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Justice Minister Fails to Block Debate on Opposition Constitutional Amendments

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On Tuesday, Kamuntu asked Parliament to halt debate on the bill to allow the government to constitute a Constitutional Review Commission to handle the proposals in the bill and others that may arise. He also noted that the proposed amendments were many as they affect many entities, arguing that considering them would tantamount to overhauling Uganda's Supreme law.
Speaker of Parliament Rebecca Kadaga.

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The Justice and Constitutional Affairs Minister, Ephraim Kamuntu has failed to block the parliamentary debate of the opposition sponsored Constitutional Amendment Bill, 2019.

The Bill moved by the Shadow Attorney General, Wilfred Niwagaba seeks to scrap UPDF representation in Parliament, repeal of the Office of Prime Minister and Vice President, reinstate the presidential term limits and prohibit the appointment of Ministers from legislators among other things.  

On Tuesday, Kamuntu asked Parliament to halt debate on the bill to allow the government to constitute a Constitutional Review Commission to handle the proposals in the bill and others that may arise. He also noted that the proposed amendments were many as they affect many entities, arguing that considering them would tantamount to overhauling Uganda's Supreme law.

However, Speaker Rebecca Kadaga declined the Minister's request and reminded him of earlier attempts by the government to derail the Bill.  “You are standing where another Minister stood to say the Constitutional Review Commission was about to be constituted. It is difficult to believe that you are actually telling the truth,” she said.

Kadaga also overruled the Minister's argument about the lack of the required quorum to consider the bill, saying that the issue can’t be used to stop debate since it is only considered at the second and third readings of the Bill. Article 260 of the Constitution, requires two-thirds of the total number of legislators at the second and third reading of the Bill.

Kadaga's ruling paved way for debate of the main and minority reports of the Legal and Parliamentary Affairs committee on the Constitutional Amendment Bill, 2019. The main committee report presented by the Chairperson, Jacob Oboth rejected several proposals in Niwagaba’s bill.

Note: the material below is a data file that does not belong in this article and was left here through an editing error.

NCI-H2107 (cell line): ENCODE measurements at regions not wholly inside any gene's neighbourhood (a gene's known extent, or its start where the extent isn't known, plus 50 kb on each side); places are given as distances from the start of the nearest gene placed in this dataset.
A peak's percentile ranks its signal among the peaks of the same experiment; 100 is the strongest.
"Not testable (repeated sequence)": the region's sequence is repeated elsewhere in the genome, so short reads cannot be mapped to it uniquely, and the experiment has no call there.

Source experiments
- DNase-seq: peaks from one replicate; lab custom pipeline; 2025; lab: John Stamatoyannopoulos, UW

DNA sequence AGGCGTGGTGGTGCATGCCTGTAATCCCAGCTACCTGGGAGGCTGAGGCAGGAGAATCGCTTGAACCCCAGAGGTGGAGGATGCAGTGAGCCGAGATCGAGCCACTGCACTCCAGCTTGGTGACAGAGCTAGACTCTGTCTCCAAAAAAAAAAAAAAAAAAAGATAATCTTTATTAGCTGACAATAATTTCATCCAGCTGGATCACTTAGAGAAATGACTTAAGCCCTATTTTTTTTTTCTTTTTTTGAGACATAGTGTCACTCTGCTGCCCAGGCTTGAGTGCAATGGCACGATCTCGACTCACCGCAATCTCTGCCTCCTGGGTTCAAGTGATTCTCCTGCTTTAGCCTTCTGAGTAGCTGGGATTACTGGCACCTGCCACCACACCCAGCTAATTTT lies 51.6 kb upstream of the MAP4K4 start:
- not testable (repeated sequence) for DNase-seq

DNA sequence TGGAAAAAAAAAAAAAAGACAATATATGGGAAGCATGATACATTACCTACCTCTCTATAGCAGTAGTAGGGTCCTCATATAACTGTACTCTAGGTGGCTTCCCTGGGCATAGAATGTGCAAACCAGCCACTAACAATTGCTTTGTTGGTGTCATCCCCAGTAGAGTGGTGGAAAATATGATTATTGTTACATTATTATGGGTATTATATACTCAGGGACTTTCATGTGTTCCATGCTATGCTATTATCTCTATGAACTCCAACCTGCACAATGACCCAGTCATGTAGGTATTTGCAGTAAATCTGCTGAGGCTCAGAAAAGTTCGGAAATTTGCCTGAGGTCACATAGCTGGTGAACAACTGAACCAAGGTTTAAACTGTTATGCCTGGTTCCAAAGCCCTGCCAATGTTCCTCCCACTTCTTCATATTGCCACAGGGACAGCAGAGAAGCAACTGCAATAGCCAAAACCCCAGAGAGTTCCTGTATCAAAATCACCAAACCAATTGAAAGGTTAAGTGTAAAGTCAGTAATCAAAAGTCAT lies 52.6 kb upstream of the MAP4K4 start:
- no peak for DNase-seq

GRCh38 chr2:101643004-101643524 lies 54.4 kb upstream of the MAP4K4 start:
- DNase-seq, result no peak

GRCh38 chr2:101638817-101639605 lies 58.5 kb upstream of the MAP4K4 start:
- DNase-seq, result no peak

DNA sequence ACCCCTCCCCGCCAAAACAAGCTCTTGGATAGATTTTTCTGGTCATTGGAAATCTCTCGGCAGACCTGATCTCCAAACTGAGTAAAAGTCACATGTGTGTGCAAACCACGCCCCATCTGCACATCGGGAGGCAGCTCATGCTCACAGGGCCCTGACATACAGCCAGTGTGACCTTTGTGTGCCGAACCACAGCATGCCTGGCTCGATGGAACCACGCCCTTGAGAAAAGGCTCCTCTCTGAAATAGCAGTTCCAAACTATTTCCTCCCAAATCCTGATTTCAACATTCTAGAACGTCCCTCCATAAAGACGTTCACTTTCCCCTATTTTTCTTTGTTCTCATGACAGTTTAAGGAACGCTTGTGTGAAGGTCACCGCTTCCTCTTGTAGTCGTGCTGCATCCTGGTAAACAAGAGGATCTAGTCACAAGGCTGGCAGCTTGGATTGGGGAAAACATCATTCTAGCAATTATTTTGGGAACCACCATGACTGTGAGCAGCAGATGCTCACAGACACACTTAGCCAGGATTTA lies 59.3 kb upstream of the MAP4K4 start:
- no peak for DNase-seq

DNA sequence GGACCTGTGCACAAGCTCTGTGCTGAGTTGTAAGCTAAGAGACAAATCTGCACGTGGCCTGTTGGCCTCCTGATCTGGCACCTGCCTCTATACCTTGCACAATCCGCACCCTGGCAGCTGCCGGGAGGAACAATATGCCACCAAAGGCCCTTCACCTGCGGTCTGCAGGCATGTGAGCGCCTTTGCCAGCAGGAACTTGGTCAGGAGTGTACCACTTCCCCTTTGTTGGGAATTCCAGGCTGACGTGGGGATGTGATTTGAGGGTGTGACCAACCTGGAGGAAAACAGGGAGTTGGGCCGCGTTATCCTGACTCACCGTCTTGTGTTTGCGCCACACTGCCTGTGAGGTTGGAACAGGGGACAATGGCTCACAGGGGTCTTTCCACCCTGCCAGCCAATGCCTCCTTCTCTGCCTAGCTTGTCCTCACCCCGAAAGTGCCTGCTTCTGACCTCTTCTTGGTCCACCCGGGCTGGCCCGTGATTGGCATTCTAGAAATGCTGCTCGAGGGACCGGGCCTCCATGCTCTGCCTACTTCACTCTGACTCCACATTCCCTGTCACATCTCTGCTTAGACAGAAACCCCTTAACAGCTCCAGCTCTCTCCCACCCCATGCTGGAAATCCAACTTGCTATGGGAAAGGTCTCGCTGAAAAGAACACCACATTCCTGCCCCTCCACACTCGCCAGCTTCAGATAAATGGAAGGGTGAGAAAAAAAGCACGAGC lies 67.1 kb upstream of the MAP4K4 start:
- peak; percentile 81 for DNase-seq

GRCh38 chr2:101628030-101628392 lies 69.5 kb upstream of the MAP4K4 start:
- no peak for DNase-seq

They include among others the proposal to scrap UPDF representation in Parliament, repeal of the Office of Prime Minister and Vice President, appointment of Chairperson and Commissioners of the Electoral Commission by Judicial Service Commission, scrapping Resident District Commissioners, making all Ministers Ex-officials, reducing the size of Cabinet to about 40 Ministers (21 Cabinet Ministers and 21 State Ministers) and introduction of the Speakers' panel in Parliament.  

However, the Committee agreed with the proposal to reinstate the presidential term limits, holding the Presidential, Parliamentary, and Local Government elections on the same day, allowing a political party or Organizations that sponsored a candidate to challenge results of Presidential elections. Although it isn’t part of the original proposals in the Bill, the Committee also recommended that the term of office for Parliament and other elected officials increase from 5 to 7 years beginning May 2021.

This proposal was initially passed by parliament while amending the Constitution in 2017 but was quashed by the Constitutional Court. If approved by Parliament, Uganda would hold its next general election in 2028 instead of 2026. During the debate, several MPs led by Richard Okoth Othieno, the West Budama North MP attacked Oboth accusing him of smuggling in a clause of increasing the term of office for elected leaders from 5 to 7 years. 

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This statement did not go down well with Oboth, who castigated the MPs for personalizing the committee report. The Committee in its report said that extension of the term of office would make it sufficient for the President to fulfill his or her mandate after the election.



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Gilbert Oulanya, the Kilak South MP said the proposal of extending the term of political office was in bad faith. He demanded that the Committee Chairperson withdraws the recommendation. Jessica Ababiku, the Adjumani Woman MP also disagreed with the extension of their term of office, saying that the voters had elected them to serve for only 5 years and that an extension would be wrong.

A section of MPs agreed with the main Committee report to reinstate Presidential term limits. The committee recommended only two terms for the Head of State. Michael Kamugisha, the Kajara County MP said that a developing country like Uganda needs term limits.

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Sarah Opendi, the Tororo Woman MP said that the two terms of office were enough to help the President fulfill his presidential Manifesto before someone else takes over office.

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The debate on the Bill continues today.

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